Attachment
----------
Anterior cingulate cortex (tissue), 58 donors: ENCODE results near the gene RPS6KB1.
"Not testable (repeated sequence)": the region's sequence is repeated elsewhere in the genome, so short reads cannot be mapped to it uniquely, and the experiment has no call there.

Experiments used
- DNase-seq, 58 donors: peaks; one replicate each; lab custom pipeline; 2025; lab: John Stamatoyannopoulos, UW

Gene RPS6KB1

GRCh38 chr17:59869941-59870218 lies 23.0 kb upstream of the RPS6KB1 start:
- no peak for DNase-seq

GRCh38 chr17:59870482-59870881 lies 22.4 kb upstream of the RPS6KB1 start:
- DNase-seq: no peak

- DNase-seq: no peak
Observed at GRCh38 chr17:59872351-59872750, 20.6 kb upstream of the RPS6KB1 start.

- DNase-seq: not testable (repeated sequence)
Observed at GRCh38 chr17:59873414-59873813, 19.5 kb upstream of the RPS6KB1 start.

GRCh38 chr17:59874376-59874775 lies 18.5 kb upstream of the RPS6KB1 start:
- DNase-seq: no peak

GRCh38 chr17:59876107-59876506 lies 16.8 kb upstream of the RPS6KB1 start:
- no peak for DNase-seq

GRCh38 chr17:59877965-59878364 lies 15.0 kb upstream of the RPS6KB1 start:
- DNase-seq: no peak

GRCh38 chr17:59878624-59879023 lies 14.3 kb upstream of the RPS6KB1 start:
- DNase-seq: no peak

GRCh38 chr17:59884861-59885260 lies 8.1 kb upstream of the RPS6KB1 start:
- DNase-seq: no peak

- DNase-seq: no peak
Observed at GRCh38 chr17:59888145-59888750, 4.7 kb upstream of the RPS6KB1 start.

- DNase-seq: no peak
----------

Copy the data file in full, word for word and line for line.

Anterior cingulate cortex (tissue), 58 donors: ENCODE results near the gene RPS6KB1.
"Not testable (repeated sequence)": the region's sequence is repeated elsewhere in the genome, so short reads cannot be mapped to it uniquely, and the experiment has no call there.

Experiments used
- DNase-seq, 58 donors: peaks; one replicate each; lab custom pipeline; 2025; lab: John Stamatoyannopoulos, UW

Gene RPS6KB1

GRCh38 chr17:59869941-59870218 lies 23.0 kb upstream of the RPS6KB1 start:
- no peak for DNase-seq

GRCh38 chr17:59870482-59870881 lies 22.4 kb upstream of the RPS6KB1 start:
- DNase-seq: no peak

- DNase-seq: no peak
Observed at GRCh38 chr17:59872351-59872750, 20.6 kb upstream of the RPS6KB1 start.

- DNase-seq: not testable (repeated sequence)
Observed at GRCh38 chr17:59873414-59873813, 19.5 kb upstream of the RPS6KB1 start.

GRCh38 chr17:59874376-59874775 lies 18.5 kb upstream of the RPS6KB1 start:
- DNase-seq: no peak

GRCh38 chr17:59876107-59876506 lies 16.8 kb upstream of the RPS6KB1 start:
- no peak for DNase-seq

GRCh38 chr17:59877965-59878364 lies 15.0 kb upstream of the RPS6KB1 start:
- DNase-seq: no peak

GRCh38 chr17:59878624-59879023 lies 14.3 kb upstream of the RPS6KB1 start:
- DNase-seq: no peak

GRCh38 chr17:59884861-59885260 lies 8.1 kb upstream of the RPS6KB1 start:
- DNase-seq: no peak

- DNase-seq: no peak
Observed at GRCh38 chr17:59888145-59888750, 4.7 kb upstream of the RPS6KB1 start.

- DNase-seq: no peak